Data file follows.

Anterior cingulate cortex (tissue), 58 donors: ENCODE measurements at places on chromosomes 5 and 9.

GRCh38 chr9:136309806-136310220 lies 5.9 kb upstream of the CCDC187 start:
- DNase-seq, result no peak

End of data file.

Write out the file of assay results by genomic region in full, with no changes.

Anterior cingulate cortex (tissue), 58 donors: ENCODE measurements at places on chromosomes 5 and 9.

GRCh38 chr9:136309806-136310220 lies 5.9 kb upstream of the CCDC187 start:
- DNase-seq, result no peak